In February 2009, with some 600,000 education jobs threatened by the worst fiscal downturn in decades, the American Recovery and Reinvestment Act (ARRA) allocated about $100 billion to states. Topping the list of ARRA’s goals was saving and creating jobs. Since then, states have had to provide quarterly estimates of ARRA-funded jobs, and yet these reports stop far short of telling the whole story on whether the stimulus plan is meeting its job goals. Some have voiced methodological concerns, and many have acknowledged that identifying those jobs paid for by ARRA funds does not imply that the jobs were indeed saved or created.
The larger question that has been left unanswered, however, is whether ARRA has indeed worked to stabilize education employment from what otherwise might have been heavy losses in the current fiscal environment. Or for some, a parallel question is whether ARRA has prompted states to grow their education workforce, thereby making them more vulnerable to a “funding cliff” with larger layoffs when ARRA ends. Answering these questions requires evidence of the greater trend in total K–12 jobs, not just the trends in ARRA-funded jobs.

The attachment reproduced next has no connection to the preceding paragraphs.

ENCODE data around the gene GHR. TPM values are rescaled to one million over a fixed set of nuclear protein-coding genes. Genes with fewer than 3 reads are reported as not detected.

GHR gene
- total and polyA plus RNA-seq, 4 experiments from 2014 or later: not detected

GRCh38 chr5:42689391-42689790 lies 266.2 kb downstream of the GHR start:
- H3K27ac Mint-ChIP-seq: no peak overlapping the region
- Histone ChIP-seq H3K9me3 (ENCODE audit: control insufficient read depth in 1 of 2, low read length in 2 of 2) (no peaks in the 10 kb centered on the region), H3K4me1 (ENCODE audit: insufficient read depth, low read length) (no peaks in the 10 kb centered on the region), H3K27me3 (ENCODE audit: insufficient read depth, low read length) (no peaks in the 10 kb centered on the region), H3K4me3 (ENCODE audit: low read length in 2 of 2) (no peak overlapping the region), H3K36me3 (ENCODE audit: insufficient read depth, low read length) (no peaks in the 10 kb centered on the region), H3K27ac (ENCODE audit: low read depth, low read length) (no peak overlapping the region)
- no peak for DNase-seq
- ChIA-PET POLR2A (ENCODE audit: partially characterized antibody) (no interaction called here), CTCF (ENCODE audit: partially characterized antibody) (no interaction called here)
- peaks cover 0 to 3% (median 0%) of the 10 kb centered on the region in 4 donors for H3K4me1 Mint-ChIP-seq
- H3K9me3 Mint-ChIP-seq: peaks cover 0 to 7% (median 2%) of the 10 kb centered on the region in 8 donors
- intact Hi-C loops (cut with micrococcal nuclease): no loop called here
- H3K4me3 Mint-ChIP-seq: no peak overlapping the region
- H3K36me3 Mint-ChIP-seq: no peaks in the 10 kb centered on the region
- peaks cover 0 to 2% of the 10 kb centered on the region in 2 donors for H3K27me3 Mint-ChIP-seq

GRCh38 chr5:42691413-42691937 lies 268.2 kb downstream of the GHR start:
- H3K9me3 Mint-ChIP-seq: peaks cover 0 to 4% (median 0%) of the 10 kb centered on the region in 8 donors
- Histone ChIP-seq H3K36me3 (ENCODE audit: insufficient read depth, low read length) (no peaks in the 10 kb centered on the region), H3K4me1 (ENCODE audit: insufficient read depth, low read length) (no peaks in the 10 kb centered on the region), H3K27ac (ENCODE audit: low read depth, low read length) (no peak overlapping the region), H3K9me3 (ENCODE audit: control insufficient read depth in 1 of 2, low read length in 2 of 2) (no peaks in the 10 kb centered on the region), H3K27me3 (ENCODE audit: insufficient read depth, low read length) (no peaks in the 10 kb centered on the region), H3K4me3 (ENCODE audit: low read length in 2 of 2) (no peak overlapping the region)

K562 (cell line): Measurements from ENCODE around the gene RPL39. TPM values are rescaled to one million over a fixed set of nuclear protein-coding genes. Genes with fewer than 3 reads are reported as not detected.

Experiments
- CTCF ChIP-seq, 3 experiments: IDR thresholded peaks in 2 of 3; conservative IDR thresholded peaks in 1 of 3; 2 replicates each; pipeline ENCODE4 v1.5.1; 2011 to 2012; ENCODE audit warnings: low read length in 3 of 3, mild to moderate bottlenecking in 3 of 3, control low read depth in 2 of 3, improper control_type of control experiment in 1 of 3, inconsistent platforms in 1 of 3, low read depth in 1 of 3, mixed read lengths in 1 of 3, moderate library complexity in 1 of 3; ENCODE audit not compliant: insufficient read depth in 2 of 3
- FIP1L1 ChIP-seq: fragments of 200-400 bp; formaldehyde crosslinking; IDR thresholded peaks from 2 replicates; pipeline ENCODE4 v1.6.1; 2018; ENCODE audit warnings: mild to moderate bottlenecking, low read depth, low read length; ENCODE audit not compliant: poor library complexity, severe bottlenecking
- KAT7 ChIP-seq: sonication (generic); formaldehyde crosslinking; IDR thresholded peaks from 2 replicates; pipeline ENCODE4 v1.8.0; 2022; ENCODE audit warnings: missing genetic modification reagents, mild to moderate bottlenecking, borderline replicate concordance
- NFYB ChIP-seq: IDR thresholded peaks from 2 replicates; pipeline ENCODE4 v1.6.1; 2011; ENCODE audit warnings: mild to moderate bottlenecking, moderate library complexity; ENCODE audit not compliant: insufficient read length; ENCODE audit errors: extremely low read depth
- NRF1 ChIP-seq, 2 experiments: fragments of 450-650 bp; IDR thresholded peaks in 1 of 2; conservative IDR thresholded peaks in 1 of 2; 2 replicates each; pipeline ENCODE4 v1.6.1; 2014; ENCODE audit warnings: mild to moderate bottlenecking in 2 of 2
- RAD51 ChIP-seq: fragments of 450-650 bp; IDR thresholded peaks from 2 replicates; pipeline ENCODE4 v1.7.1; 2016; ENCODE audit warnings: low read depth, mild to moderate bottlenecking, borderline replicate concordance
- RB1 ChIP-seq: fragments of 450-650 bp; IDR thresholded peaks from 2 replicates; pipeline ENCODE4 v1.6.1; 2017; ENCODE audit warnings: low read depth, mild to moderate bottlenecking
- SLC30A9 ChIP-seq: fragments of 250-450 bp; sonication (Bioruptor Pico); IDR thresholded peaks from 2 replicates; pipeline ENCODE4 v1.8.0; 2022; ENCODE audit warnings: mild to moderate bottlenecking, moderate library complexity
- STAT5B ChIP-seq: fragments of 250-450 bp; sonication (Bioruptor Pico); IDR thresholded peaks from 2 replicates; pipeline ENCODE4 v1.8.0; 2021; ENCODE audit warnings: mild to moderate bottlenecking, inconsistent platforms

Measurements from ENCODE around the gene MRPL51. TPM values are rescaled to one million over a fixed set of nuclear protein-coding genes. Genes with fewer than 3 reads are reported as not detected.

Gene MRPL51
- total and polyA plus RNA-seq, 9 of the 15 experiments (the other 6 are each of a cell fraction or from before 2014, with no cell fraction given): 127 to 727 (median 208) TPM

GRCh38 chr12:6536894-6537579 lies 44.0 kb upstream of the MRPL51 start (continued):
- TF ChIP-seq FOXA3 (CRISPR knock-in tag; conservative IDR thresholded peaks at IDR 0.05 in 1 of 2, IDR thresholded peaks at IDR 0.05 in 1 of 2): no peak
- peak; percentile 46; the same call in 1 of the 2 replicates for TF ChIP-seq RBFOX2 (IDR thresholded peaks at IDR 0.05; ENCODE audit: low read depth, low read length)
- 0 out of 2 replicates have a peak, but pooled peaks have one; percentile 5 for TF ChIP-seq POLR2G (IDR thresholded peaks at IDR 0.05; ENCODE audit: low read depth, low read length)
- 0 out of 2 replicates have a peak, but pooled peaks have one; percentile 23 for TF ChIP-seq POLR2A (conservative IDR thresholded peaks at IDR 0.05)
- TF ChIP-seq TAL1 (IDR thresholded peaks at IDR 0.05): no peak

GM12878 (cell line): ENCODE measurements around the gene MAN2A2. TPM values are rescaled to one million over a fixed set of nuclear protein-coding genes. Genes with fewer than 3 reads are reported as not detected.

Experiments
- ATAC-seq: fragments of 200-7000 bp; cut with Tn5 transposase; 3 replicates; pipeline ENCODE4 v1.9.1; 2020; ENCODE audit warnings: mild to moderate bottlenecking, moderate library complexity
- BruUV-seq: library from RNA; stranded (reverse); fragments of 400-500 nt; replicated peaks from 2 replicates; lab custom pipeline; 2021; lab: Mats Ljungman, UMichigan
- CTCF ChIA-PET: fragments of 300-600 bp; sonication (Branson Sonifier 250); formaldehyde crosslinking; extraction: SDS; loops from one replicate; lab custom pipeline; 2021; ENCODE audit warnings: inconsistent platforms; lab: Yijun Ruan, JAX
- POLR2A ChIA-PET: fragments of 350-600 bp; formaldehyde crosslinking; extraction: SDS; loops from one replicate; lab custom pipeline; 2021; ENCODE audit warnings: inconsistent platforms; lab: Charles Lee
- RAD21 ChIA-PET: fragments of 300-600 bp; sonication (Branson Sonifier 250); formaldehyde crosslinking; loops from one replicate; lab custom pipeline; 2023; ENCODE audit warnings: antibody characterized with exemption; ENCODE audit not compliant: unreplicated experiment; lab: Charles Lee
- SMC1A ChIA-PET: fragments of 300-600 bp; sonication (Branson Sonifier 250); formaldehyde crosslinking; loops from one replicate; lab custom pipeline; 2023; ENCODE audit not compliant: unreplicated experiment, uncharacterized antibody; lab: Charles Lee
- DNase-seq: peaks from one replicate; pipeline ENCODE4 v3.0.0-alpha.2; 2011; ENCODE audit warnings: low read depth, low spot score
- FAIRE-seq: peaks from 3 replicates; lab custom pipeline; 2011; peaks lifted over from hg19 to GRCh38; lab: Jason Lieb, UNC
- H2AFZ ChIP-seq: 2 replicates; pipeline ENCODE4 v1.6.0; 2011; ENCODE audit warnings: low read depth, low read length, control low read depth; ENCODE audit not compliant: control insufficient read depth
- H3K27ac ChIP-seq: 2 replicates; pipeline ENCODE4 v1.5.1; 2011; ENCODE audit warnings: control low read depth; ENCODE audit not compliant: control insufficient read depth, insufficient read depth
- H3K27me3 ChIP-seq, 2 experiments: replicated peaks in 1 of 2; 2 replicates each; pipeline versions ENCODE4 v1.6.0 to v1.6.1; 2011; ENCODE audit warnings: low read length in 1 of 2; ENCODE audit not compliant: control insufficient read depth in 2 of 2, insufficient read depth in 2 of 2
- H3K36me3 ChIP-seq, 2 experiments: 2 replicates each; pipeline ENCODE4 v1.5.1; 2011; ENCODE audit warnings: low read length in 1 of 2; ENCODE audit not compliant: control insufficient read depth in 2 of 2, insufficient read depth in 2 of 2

Rather than waiting for standard employment reporting to be available later this year, this brief seeks early answers by first tracking what has been happening to total K–12 education jobs (not just ARRA-funded jobs). The analysis then uses a fiscal model to more reliably identify the number of jobs paid for with ARRA funds. Finally, the brief combines the data sets to answer the question of what role ARRA is playing in overall education employment.